For one, societal fault lines run across national borders, it said. Nanyang Technological University’s Liew Kai Khiun was mentioned citing an example relating to the crisis faced by Muslims in the Rakhine state of Myanmar and how reports by local media on the crisis would attract comments on their social media pages refuting the reports.
“These denials appeared to come from Myanmar-based user accounts, and were accompanied by comments with Islamophobic overtones, triggering backlash from accounts that appeared to belong to Singaporean Muslim users,” the report said.
The spillover of tensions from the region into Singapore is also a cause for concern, and the committee cited media academic Cherian George’s study of hate propaganda as an example. Dr George’s study found that hate groups in the region and around the world “are far more formidable than anything we have needed to deal with”, and he cautioned that it would be reckless to assume Singapore would not be impacted by the religious and racial policies of its neighbours.
“RESPONSE MUST BE MULTI-PRONGED”
Concluding that the phenomenon of deliberate online falsehoods is a “real and serious problem” here and around the world, the committee in its report said Singapore’s response should be guided by the core values and aspirations of its society.
To this end, it said that the response must be “multi-pronged”, such as addressing the capacity of people’s ability to discern falsehoods as well as supporting journalists and fact-checkers in their work. It should also look into supporting the wider digital ecosystem, particularly the role of technology companies, the committee added.
The response should also address the lopsided nature between the growing power of technology and the capacity of society and countries.
“The phenomenon and its problems demonstrate a growing gap between the power of technological developments and the capacity of societies and governments to deal with them,” the report said.
The committee is also of the view that legislative and non-legislative measures are required and “there is no silver bullet”.
“While building the capacity of individuals and other stakeholders through non-legislative measures is crucial, these alone are insufficient to deal with the strength and serious consequences of deliberate online falsehoods,” it said.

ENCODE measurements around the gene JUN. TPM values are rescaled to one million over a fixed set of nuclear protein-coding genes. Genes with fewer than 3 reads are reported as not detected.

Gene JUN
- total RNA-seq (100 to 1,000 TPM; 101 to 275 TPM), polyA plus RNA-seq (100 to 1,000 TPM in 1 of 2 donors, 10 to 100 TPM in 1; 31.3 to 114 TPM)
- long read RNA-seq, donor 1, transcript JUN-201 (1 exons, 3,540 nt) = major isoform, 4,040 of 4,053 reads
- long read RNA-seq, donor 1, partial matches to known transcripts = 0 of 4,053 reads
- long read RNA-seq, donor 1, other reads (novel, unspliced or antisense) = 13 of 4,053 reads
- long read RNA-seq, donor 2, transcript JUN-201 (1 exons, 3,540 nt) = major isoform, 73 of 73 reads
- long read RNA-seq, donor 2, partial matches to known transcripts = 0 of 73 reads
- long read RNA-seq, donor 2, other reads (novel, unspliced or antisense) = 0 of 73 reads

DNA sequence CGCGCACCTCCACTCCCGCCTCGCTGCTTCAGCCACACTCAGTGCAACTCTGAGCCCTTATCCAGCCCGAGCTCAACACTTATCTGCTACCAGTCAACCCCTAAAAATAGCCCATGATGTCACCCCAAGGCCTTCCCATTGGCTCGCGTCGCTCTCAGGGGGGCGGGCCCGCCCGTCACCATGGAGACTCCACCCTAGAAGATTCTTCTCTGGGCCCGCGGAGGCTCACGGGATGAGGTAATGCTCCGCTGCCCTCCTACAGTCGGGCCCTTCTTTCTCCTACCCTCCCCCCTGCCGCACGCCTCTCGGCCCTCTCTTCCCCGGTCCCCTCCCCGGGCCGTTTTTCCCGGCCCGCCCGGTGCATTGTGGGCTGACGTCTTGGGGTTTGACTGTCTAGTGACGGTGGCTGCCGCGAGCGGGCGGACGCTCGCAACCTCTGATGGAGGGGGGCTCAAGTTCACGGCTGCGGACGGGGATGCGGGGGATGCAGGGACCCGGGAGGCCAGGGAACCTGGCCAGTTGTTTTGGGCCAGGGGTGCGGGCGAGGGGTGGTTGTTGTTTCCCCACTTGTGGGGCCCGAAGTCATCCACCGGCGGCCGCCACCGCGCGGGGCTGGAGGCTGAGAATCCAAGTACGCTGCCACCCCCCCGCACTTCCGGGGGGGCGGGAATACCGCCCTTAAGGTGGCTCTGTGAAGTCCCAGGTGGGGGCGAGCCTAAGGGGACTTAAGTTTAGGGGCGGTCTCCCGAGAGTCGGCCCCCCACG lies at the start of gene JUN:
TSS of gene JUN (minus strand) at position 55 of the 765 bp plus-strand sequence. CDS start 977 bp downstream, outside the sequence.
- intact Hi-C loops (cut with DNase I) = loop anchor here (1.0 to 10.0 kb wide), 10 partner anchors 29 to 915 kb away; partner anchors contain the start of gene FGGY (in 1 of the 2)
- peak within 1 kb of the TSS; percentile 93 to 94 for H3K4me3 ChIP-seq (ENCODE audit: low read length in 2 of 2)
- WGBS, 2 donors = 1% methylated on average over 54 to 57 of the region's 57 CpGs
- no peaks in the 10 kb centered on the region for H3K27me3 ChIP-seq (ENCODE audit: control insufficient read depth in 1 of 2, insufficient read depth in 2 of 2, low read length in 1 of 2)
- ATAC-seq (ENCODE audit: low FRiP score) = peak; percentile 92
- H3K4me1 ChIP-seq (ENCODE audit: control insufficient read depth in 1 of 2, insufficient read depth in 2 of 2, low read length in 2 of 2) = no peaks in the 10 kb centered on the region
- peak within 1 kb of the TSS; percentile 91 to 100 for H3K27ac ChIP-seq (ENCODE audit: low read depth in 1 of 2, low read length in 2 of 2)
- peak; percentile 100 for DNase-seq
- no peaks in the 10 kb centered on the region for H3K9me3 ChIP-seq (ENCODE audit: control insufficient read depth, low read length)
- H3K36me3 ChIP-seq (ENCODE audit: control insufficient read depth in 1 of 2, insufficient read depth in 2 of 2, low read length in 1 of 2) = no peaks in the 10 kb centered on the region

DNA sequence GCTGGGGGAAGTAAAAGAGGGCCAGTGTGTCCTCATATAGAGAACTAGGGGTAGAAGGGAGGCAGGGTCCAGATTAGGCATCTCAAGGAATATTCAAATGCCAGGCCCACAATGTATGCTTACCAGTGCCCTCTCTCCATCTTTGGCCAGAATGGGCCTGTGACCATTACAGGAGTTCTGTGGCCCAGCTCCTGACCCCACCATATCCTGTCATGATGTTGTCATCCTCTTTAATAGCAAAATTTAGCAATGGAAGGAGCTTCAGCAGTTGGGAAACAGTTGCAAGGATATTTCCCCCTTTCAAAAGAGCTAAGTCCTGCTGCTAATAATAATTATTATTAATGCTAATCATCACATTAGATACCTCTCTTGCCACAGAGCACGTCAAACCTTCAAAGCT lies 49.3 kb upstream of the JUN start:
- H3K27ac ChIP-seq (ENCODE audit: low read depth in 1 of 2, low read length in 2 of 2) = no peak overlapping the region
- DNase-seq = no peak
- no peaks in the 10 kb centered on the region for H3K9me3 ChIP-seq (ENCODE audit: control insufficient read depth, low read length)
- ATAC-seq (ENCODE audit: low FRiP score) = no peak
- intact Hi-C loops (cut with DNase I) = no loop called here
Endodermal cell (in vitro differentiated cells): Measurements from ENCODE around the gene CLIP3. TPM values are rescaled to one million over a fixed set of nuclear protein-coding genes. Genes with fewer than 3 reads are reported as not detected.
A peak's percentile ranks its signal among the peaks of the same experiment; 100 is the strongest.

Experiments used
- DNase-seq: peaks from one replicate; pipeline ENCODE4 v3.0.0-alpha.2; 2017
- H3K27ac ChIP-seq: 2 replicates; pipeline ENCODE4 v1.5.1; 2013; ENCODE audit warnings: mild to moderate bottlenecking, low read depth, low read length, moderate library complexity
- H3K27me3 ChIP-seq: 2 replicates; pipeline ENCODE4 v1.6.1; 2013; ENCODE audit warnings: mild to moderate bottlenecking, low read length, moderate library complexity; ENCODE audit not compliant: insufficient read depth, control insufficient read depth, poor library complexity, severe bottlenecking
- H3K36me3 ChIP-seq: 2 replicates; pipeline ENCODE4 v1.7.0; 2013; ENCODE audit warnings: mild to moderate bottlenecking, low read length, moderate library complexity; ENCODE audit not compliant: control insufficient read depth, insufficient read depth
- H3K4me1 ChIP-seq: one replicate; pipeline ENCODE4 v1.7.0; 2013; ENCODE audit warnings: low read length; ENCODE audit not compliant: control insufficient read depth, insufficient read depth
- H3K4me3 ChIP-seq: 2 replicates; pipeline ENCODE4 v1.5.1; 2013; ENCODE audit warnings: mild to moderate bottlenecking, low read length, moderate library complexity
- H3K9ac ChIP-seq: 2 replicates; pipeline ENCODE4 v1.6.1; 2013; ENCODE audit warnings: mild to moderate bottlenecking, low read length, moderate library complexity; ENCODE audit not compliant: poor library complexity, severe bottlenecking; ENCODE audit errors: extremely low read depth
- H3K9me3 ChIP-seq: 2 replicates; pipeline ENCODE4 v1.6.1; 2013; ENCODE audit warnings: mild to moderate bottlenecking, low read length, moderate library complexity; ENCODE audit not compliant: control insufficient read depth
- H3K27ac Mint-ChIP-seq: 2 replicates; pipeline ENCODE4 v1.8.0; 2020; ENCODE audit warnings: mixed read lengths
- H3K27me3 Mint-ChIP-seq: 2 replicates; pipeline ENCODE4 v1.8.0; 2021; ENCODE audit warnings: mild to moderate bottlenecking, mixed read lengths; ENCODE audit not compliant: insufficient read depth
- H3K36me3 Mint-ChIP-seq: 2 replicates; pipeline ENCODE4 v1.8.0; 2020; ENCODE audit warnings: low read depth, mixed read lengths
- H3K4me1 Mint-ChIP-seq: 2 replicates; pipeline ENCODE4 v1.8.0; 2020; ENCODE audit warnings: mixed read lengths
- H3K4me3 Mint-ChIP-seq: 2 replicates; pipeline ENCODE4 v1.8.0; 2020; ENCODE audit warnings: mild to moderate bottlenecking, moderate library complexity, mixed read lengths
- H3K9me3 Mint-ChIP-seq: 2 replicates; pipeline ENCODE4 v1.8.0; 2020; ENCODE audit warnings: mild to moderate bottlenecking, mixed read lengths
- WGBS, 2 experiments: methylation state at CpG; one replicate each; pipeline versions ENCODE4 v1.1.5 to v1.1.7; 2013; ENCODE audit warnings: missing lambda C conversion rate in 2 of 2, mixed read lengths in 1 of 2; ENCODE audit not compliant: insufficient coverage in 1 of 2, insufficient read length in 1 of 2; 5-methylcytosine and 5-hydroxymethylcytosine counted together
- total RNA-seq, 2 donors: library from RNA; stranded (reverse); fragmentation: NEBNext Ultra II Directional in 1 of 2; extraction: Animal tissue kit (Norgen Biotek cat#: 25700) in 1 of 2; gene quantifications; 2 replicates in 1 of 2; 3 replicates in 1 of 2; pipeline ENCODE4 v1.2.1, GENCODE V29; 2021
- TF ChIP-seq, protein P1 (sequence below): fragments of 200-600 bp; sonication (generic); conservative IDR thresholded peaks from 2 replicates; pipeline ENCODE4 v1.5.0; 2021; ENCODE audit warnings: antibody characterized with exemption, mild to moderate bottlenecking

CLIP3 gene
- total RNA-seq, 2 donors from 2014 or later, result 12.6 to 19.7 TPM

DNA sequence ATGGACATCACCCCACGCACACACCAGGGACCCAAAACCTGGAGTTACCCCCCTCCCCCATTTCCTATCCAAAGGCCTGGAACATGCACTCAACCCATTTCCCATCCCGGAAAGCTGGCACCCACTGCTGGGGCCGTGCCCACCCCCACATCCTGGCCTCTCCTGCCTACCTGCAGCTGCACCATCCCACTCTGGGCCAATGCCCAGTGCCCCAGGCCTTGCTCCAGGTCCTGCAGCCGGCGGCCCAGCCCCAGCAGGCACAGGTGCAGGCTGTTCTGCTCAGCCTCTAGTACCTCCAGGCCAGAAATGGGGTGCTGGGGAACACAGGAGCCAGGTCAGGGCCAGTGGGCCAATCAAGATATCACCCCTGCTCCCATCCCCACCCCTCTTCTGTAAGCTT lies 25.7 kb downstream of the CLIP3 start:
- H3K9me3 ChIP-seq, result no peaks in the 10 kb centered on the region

That said, the committee is aware that government intervention requires calibration as falsehoods can appear in a broad spectrum of circumstances - from deliberately fabricated content to satire and parodies - as well as varying degrees of impact. Intervention should thus be calibrated to take these factors into consideration, it said.
It is also aware of the “valid and important” concerns involving the impact of such intervention on free speech, and proposed for “calibrated interventions and legal and institutional safeguards”.
With these in mind, the committee recommended 22 measures to achieve the following objectives:
- Nurture an informed public
- Reinforce social cohesion and trust
- Promote fact-checking
- Disrupt online falsehoods
- Deal with threats to national security and sovereignty
“Ultimately, what is desired is a public that is informed and respects the facts, a society that is cohesive and resilient, and a people whose sovereignty and freedom are safeguarded,” the committee said.
In response, the Ministry of Culture, Community and Youth (MCCY) said it has received a summary of recommendations on how it can strengthen trust between the people and the Government.
These recommendations, it said, revolve around the principles of communication, accountability, transparency and participation in the Government’s policy- and decision-making processes.
The ministry said it already builds capability across the people, private and public sector “so that there can be broader involvement among Singaporeans and organisations to partner the government and each other, to build the Singapore we want to see”.
“These efforts speak to the recommendations received by the Select Committee, and the Government is heartened that we are on the right track,” MCCY said.
“However, we acknowledge that there is always room for improvement and we will strive to do so, as a collective effort with Singaporeans.”
The committee was also asked on Thursday when the Government can be expected to formulate a bill on the recommendations, to which chairman Charles Chong said: “I don’t have a timeframe … I’m not sure how long (the Government) would take. We look forward to their response.”